Is it just me, or is it true that somewhere along the line we became a culture that values (nay, practically demands) the snark? You know what I’m talking about, that sharp-tongued voice that cuts to the quick, that often mean-spirited comment meant to belittle. We hear it on our television shows and in our movies, in our dinner-table conversations, in our classrooms, in much of the fiction that we read.
As summer settles in and I have a chance to do a good deal of reading, I’m noticing the degree of sarcasm that some novelists give their characters—usually young, hip characters who think they have something smart to say about the world around them. It’s not that I’m totally against the snark; a zinger of a line can be refreshing. What was it Dorothy Parker said? “If all the girls who attended the Yale prom were laid end to end, I wouldn’t be a bit surprised.” And Cole Porter? “He may have hair upon his chest but, sister, so has Lassie.” But let’s not forget Noel Coward who said, “Wit ought to be a glorious treat like caviar; never spread it about like marmalade.” Too much snark, as Coward makes plain, piles up and gets sluggish and starts to become annoying.
Which leads me to that classic snark, Holden Caulfield from The Catcher in the Rye. In a scene early in the novel, Holden is trying to read a book but keeps getting interrupted by another student, Ackley. Ackley asks him if the book is any good, and Holden says, “This sentence I’m reading is terrific.” Holden then admits that he can be very sarcastic when he wants to be. And yet, this same Holden is capable of compassion, sometimes even toward those that he derides. He is, most memorably, the person who fantasizes that he’s the protector of children. He tells his sister,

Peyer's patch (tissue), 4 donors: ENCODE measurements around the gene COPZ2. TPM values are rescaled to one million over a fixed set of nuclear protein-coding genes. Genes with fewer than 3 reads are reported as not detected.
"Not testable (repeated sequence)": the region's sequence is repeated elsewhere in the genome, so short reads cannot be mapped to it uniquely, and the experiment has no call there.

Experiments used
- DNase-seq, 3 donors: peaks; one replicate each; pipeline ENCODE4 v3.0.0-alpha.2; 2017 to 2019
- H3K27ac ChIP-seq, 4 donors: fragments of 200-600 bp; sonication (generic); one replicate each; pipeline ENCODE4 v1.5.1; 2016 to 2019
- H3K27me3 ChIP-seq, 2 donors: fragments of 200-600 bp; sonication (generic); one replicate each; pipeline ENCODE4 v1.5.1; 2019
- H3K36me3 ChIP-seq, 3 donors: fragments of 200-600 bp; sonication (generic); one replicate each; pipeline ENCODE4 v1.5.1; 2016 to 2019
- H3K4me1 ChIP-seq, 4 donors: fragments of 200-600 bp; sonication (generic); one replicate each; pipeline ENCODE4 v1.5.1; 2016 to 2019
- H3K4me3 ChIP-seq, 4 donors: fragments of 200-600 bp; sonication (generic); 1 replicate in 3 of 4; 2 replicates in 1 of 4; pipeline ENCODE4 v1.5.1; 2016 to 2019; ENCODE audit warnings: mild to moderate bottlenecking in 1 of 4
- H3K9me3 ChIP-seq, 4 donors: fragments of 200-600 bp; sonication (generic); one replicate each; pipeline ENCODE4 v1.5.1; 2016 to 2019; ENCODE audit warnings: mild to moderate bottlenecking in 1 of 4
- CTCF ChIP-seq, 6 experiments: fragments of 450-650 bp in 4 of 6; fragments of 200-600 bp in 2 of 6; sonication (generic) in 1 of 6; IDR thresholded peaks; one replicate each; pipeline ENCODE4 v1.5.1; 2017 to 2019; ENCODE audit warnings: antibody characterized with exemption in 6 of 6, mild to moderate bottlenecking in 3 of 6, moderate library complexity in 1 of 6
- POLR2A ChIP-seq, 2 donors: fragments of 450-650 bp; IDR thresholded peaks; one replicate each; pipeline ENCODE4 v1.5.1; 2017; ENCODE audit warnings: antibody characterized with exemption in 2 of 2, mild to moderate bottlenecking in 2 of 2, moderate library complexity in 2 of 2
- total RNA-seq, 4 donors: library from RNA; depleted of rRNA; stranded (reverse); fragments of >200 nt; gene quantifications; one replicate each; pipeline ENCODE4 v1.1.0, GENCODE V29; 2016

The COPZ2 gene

“Anyway, I keep picturing all these little kids playing some game in this big field of rye and all. Thousands of little kids, and nobody’s around—nobody big, I mean—except me. And I’m standing on the edge of some crazy cliff. What I have to do, I have to catch everybody if they start to go over the cliff—I mean if they’re running and they don’t look where they’re going. I have to come out from somewhere and catch them. That’s all I’d do all day. I’d just be the catcher in the rye and all. I know it’s crazy, but that’s the only thing I’d really like to be. I know it’s crazy.”
For all his sarcasm, all his cynicism, all his distrust of phony people, he’s genuinely worried about his little sister and by extension “thousands of little kids,” whom he wants to save. His compassion exists beneath the facade of his snark; the pressures of the plot make that facade crack from time to time, and the kinder, more genuine Holden is visible. The snark can’t hold, as it does in too many novels and stories these days. The sharp word, the sarcastic attitude, the cynical eye? Life has a way of breaking down the confidence it takes to put those tools to work, at least temporarily if not forever. The good fiction writer knows that. The good novelist is interested in the aspect of a character that’s hidden—the fear, perhaps, or the insecurity—that makes the construction of that snarky facade necessary and at the same time impossible to maintain.